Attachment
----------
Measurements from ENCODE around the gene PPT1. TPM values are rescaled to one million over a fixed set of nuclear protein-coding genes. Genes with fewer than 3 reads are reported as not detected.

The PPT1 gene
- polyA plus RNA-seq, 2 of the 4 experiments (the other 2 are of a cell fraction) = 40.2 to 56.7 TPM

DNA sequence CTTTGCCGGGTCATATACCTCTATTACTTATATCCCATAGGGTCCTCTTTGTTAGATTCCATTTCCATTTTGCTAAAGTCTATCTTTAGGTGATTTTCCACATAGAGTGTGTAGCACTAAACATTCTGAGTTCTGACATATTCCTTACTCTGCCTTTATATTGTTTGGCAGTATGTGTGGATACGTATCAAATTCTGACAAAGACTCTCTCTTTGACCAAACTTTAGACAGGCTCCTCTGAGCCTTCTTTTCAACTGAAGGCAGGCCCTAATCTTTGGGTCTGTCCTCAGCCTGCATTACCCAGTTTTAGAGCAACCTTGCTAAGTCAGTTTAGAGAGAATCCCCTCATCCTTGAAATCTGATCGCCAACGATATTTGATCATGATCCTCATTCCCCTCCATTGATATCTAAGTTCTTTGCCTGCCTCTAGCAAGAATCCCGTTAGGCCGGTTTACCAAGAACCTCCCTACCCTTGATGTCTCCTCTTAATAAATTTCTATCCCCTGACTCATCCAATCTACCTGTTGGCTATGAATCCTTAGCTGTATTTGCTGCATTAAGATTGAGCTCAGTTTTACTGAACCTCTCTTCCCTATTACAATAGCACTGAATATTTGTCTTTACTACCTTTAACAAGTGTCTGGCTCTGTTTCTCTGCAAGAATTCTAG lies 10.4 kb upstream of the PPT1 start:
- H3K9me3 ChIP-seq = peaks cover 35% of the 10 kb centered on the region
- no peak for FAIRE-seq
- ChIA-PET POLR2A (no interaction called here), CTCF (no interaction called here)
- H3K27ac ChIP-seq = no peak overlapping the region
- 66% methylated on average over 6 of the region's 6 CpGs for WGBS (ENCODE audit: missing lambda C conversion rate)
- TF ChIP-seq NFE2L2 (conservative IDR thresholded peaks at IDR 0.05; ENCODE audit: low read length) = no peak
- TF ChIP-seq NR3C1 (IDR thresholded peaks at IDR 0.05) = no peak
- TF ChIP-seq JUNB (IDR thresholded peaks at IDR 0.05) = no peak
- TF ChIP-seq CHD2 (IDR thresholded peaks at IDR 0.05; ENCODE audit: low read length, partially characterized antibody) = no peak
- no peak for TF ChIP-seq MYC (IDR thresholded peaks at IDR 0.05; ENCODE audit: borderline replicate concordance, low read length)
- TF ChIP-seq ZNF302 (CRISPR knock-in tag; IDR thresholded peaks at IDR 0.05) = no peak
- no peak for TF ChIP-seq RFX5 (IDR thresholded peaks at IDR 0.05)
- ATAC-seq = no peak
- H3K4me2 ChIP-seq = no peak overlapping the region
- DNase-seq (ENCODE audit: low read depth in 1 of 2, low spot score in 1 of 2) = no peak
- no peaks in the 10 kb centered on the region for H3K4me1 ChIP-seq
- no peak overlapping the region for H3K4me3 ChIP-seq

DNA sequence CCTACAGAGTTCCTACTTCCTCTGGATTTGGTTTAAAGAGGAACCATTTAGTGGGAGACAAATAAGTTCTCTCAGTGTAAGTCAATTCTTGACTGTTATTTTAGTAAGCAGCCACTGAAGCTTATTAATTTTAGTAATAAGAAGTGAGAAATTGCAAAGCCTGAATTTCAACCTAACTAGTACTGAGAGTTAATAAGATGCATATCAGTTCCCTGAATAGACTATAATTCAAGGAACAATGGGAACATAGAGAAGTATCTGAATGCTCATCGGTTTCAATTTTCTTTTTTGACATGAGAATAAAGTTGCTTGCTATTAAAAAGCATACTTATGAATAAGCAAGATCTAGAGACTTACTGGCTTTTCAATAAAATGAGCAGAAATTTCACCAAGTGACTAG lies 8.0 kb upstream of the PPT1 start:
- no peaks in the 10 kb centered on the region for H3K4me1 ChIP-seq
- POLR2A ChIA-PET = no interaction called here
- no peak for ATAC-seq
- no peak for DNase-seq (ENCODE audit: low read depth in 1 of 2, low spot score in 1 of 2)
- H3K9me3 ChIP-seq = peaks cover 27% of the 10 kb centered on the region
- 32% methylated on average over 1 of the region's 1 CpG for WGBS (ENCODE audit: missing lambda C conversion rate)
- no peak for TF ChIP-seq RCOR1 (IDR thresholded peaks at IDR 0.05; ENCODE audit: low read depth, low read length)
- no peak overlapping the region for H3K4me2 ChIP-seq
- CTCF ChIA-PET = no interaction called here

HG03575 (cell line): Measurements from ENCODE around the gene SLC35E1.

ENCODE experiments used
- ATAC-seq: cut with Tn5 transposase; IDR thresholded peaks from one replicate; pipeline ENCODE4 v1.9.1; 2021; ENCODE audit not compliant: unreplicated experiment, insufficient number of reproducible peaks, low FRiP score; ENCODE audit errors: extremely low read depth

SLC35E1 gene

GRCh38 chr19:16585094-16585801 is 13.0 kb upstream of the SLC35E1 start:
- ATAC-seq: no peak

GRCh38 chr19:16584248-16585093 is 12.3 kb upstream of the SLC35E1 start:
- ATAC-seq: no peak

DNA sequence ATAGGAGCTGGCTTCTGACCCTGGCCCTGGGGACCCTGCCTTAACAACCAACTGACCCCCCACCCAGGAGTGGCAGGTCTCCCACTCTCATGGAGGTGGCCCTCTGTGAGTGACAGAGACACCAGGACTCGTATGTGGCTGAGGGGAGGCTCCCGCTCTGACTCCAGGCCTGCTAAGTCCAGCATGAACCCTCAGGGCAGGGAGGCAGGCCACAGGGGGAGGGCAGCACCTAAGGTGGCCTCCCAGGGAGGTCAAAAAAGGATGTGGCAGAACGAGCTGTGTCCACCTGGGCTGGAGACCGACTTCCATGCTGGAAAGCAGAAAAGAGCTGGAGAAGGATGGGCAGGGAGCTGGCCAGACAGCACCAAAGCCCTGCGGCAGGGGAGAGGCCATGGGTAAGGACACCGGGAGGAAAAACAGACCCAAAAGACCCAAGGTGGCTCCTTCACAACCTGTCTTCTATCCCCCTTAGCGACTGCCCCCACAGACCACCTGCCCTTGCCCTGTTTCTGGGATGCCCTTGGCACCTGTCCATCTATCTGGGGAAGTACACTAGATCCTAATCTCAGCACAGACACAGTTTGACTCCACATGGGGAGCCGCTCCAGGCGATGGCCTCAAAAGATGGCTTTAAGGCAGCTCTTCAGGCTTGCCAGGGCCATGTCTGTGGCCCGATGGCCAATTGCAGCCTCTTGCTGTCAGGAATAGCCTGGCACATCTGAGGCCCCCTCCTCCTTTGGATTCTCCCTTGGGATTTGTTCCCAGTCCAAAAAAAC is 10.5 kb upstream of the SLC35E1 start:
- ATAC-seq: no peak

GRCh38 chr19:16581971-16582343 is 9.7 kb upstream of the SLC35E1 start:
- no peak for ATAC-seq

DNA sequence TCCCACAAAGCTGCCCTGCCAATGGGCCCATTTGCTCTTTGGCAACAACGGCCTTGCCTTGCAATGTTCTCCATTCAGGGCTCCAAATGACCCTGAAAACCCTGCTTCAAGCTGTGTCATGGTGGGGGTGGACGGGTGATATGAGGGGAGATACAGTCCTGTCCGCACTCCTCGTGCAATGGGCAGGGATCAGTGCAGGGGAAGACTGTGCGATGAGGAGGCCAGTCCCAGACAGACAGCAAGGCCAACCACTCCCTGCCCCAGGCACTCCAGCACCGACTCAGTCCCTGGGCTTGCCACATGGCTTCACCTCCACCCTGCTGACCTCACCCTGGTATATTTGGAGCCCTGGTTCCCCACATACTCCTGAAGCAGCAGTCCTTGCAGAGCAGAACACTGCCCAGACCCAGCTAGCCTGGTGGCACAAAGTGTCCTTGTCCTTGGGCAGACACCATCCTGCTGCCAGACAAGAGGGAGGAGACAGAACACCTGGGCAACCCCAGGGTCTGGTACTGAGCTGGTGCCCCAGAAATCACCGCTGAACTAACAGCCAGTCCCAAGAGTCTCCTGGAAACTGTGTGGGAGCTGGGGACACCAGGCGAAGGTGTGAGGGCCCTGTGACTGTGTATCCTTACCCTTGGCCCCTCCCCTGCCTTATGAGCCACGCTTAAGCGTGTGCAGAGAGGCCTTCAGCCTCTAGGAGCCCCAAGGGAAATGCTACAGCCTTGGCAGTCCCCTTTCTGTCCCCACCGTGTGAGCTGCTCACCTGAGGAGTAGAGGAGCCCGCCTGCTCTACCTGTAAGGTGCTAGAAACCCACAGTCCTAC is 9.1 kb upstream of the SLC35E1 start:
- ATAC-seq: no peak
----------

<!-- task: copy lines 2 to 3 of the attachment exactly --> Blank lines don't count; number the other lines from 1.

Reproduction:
The PPT1 gene
- polyA plus RNA-seq, 2 of the 4 experiments (the other 2 are of a cell fraction) = 40.2 to 56.7 TPM